"Exactly! We don't need people like you here," he said, tossing my résumé back at me. "We only accept Math and Engineering majors here!"
Obviously, my career aspirations at the USPTO died shortly after that. Though, after the experience, I tend not to be as surprised as others when we hear the latest story about somebody being granted a patent for "inventing" the scrollbar or something.

http://thedailywtf.com/Articles/Its-All-About-C,-The-CIA-Interview,- -N ot-People-Like-You.aspx
 
2013-08-28 11:40:39 AM

wombatoftruth: Apparently Business Insider doesn't hire editors. Interesting article despite the broken writing.


I think they were just quoting Drew directly.
 
2013-08-28 11:42:38 AM

Lars The Canadian Viking: We Don't Need People Like You (also from Dan M)
Many years back, when I was fresh out of school, I decided to apply for a job at the United Stated Patent and Trademark Office. The USPTO had started to grant patents on computer programs and, as such, was looking for Computer Science Patent Examiners.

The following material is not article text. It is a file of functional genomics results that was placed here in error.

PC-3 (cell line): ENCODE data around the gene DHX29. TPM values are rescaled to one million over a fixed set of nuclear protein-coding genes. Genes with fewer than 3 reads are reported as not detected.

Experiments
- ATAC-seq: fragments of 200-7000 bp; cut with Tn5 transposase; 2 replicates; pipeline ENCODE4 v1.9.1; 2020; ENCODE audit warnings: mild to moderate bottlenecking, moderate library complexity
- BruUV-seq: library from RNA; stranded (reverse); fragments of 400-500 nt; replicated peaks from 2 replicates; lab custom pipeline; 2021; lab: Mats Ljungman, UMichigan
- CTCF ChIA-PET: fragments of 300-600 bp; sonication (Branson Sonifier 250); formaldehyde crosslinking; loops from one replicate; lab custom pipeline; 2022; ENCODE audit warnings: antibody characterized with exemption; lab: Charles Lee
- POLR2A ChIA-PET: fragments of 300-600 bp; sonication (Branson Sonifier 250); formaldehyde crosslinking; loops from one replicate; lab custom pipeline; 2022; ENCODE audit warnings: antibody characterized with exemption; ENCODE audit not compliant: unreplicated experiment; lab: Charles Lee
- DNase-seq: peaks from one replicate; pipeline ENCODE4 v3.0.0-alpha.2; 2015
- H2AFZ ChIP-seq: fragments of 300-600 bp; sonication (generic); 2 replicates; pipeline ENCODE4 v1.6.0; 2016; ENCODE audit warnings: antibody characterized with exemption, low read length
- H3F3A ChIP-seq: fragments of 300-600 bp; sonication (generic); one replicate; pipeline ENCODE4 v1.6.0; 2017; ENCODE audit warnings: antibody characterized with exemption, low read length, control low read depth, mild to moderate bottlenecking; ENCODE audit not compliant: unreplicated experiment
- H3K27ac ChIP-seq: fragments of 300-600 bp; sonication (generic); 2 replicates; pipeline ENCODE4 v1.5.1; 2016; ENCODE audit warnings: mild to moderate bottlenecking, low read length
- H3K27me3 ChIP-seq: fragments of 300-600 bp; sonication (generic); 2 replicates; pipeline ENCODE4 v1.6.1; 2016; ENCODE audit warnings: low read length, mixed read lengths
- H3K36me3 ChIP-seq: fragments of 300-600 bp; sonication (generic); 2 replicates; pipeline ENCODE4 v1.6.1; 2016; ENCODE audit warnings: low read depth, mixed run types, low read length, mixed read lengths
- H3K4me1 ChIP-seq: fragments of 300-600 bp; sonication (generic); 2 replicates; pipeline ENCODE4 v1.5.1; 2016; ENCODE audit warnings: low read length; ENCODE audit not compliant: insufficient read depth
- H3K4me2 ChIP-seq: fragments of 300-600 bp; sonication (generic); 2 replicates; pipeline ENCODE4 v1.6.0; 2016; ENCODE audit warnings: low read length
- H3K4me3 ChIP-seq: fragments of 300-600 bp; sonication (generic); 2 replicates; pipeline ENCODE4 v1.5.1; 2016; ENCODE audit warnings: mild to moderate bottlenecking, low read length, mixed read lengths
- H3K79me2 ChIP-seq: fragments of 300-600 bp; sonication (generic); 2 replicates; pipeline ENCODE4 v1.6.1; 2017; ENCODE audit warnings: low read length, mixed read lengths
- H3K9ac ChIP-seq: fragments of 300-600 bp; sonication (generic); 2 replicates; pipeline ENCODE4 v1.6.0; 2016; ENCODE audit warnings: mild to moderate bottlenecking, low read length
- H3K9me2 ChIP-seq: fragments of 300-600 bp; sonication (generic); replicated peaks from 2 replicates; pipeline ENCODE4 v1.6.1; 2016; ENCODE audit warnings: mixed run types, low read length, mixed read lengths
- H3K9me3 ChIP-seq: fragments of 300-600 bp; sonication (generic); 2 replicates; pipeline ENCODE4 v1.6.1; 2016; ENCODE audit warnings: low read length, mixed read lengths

After filling out the requisite stack of application paperwork, I was granted an interview. When I arrived for the interview, there was a small waiting room for candidates for the position. Half an hour later, my name was called and I entered the interviewer's office.
I sat there in silence for roughly 8 seconds until he turned the résumé around and pointed to the second line, "what is this?" he demanded, jabbing roughly at the education section.
"Uhh," I paused, wondering if I had misspelled my degree. "Umm.... Bachelor of Computer Science... Carnegie Mellon... School of Computer Sci-"
"That's what I thought" he said scornfully.
I blankly started. After a few moments I responded, "I'm sorry?"
"Do you have any idea what we do here, Dan?"
"Yes, I do", I stuttered, "you examine patent applications on a variety of systems and...whatnot. Right?"
"Exactly! We don't need people like you here," he said, tossing my résumé back at me. "We only accept Math and Engineering majors here!"
Obviously, my career aspirations at the USPTO died shortly after that. Though, after the experience, I tend not to be as surprised as others when we hear the latest story about somebody being granted a patent for "inventing" the scrollbar or something.

http://thedailywtf.com/Articles/Its-All-About-C,-The-CIA-Interview,- -N ot-People-Like-You.aspx


That story is true, but out of date. The PTO now hires CS majors.
 
2013-08-28 11:43:04 AM
murder for hire?
 
2013-08-28 11:46:51 AM
Zerg Rush?
 
2013-08-28 11:50:21 AM
Do no evil.

/crock
 
2013-08-28 11:51:52 AM